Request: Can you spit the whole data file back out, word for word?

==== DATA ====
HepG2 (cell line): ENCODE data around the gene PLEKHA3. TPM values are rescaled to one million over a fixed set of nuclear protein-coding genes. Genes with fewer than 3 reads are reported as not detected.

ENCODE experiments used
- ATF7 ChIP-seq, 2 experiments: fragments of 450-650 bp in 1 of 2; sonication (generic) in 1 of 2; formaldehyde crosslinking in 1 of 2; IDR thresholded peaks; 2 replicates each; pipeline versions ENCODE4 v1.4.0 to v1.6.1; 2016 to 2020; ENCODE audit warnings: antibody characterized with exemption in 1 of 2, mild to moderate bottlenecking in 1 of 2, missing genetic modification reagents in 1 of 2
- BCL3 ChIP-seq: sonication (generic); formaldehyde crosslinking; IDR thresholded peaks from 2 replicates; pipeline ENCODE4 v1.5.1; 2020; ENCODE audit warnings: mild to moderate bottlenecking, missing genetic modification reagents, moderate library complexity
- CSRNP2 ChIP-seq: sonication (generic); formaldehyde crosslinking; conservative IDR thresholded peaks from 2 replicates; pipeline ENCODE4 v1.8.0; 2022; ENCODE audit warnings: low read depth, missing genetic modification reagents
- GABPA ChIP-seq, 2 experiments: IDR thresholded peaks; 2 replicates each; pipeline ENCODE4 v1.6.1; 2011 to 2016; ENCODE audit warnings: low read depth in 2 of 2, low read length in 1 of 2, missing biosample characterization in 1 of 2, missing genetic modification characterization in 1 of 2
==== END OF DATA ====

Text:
HepG2 (cell line): ENCODE data around the gene PLEKHA3. TPM values are rescaled to one million over a fixed set of nuclear protein-coding genes. Genes with fewer than 3 reads are reported as not detected.

ENCODE experiments used
- ATF7 ChIP-seq, 2 experiments: fragments of 450-650 bp in 1 of 2; sonication (generic) in 1 of 2; formaldehyde crosslinking in 1 of 2; IDR thresholded peaks; 2 replicates each; pipeline versions ENCODE4 v1.4.0 to v1.6.1; 2016 to 2020; ENCODE audit warnings: antibody characterized with exemption in 1 of 2, mild to moderate bottlenecking in 1 of 2, missing genetic modification reagents in 1 of 2
- BCL3 ChIP-seq: sonication (generic); formaldehyde crosslinking; IDR thresholded peaks from 2 replicates; pipeline ENCODE4 v1.5.1; 2020; ENCODE audit warnings: mild to moderate bottlenecking, missing genetic modification reagents, moderate library complexity
- CSRNP2 ChIP-seq: sonication (generic); formaldehyde crosslinking; conservative IDR thresholded peaks from 2 replicates; pipeline ENCODE4 v1.8.0; 2022; ENCODE audit warnings: low read depth, missing genetic modification reagents
- GABPA ChIP-seq, 2 experiments: IDR thresholded peaks; 2 replicates each; pipeline ENCODE4 v1.6.1; 2011 to 2016; ENCODE audit warnings: low read depth in 2 of 2, low read length in 1 of 2, missing biosample characterization in 1 of 2, missing genetic modification characterization in 1 of 2